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Mechanisms of COPD Exacerbation Recurrence

Alqahtani, Jaber Saud; (2021) Mechanisms of COPD Exacerbation Recurrence. Doctoral thesis (Ph.D), UCL (University College London).

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Abstract

Introduction: People living with chronic obstructive pulmonary disease (COPD) are susceptible to acute deteriorations in respiratory health termed “exacerbations”. Hospitalisations due to exacerbations of COPD are associated with high global health-care burden and cost. Preventing COPD exacerbations resulting in hospital re-admissions is a major target in COPD care. More work is needed to understand the mechanisms of re-admissions, prevent exacerbation recurrence, and find better approaches to prevent exacerbations. Aims: To identify risk factors and potential novel predictors for 30- and 90-day all-cause readmission following admission due to COPD exacerbation, as well as to systematically collect ‘uncertainties’ and prioritise resulting research questions in exacerbations of COPD. Methods: Firstly, a systematic review was completed to summarise and assess factors associated with 30- and 90-day all-cause readmission following hospitalisation for an exacerbation of COPD. Secondly, we assessed the feasibility and clinical utility of using Forced Oscillation Technique (FOT) in a COPD population admitted to hospital due to exacerbation. We next conducted a prospective cohort study in COPD patients admitted due to an exacerbation of COPD to identify risk factors of all-cause readmission within 30 and 90 days and find potential biomarkers that can be targeted to improve readmission burden, specifically examining FOT. In addition, a follow-up study was conducted to assess changes from discharge to a 30-day follow-up in physical activity, peak inspiratory flow rate (PIFR) and expiratory flow limitation (EFL) and how these changes relate to the recovery time for symptoms. Finally, we completed the first research prioritisation exercise for COPD exacerbations, with an equal voice to patient and clinicians’ preferences using the well-established, robust, and transparent James Lind Alliance (JLA) methodology. Results: Based on current literature, comorbidities, previous exacerbations and hospitalisation, and increased length of stay were significant risk factors for 30- and 90-day all-cause readmission after an index hospitalisation with an exacerbation of COPD. FOT was easily used to detect expiratory EFL during hospitalisation due to a COPD exacerbation and an improvement in EFL was associated with a reduction in breathlessness. Previous exacerbations, higher COPD Assessment Test (CAT) score at discharge, frailty, reduced PIFR and increased length of stay were significantly associated with 30-day readmission. 90-day readmissions were significantly associated with previous exacerbations and hospitalisations, higher CAT score at discharge, frailty, depression, lower PIFR and greater EFL in the supine position. The best predictive variable in multivariate analysis for both 30- and 90-day readmission was PIFR at discharge. A final top-ten list of research questions was identified from a list of 51 important research questions worthy of further study. The most highly related question was to identify better ways to prevent COPD exacerbations. Conclusion: We have identified novel and simple predictors for 30- and 90-day all-cause readmission following a COPD exacerbation that help identify patients at highest risk, and to optimise care prior to discharge. We have found important uncertainties and research priorities in the existing evidence for COPD exacerbations, identifying important areas for future investigations.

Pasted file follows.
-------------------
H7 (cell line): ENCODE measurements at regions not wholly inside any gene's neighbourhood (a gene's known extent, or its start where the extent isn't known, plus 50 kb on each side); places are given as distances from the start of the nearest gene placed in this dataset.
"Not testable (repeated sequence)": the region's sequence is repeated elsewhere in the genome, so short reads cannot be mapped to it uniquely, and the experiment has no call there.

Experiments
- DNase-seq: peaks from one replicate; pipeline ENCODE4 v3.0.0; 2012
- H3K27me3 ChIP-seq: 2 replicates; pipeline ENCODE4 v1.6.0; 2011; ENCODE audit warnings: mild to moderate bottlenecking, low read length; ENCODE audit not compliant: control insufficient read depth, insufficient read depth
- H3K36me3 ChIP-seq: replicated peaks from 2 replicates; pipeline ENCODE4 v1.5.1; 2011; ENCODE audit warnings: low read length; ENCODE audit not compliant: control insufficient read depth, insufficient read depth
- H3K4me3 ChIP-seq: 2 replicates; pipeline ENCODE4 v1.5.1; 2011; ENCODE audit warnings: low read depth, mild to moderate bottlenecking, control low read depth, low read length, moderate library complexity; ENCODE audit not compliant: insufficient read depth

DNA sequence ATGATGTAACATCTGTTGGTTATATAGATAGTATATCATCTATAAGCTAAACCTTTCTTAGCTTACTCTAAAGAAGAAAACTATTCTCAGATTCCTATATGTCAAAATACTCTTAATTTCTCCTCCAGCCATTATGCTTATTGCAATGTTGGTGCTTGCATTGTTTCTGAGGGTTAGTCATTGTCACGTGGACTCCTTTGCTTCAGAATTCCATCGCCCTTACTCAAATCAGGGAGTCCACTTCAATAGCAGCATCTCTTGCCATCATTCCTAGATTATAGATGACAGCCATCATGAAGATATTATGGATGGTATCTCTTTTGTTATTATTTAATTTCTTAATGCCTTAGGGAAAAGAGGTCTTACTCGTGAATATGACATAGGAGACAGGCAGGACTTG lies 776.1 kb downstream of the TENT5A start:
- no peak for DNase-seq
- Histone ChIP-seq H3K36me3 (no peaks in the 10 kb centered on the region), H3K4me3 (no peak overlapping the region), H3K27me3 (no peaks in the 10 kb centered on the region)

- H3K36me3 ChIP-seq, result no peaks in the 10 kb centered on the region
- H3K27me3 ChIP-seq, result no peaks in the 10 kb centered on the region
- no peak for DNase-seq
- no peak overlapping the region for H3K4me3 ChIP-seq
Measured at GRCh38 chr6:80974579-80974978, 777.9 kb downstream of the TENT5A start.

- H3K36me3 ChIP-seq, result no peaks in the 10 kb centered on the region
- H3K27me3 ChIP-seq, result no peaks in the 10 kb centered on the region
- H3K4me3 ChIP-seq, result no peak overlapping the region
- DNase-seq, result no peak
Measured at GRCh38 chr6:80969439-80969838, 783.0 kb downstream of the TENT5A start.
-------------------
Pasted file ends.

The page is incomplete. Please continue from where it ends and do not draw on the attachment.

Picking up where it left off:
Type: Thesis (Doctoral)
Qualification: Ph.D
Title: Mechanisms of COPD Exacerbation Recurrence
Event: UCL (University College London)
Language: English
Additional information: Copyright © The Author 2021. Original content in this thesis is licensed under the terms of the Creative Commons Attribution-NonCommercial 4.0 International (CC BY-NC 4.0) Licence (https://creativecommons.org/licenses/by-nc/4.0/). Any third-party copyright material present remains the property of its respective owner(s) and is licensed under its existing terms. Access may initially be restricted at the author’s request.
UCL classification: UCL
UCL > Provost and Vice Provost Offices > School of Life and Medical Sciences
UCL > Provost and Vice Provost Offices > School of Life and Medical Sciences > Faculty of Medical Sciences
UCL > Provost and Vice Provost Offices > School of Life and Medical Sciences > Faculty of Medical Sciences > Div of Medicine
URI: https://discovery.ucl.ac.uk/id/eprint/10135609
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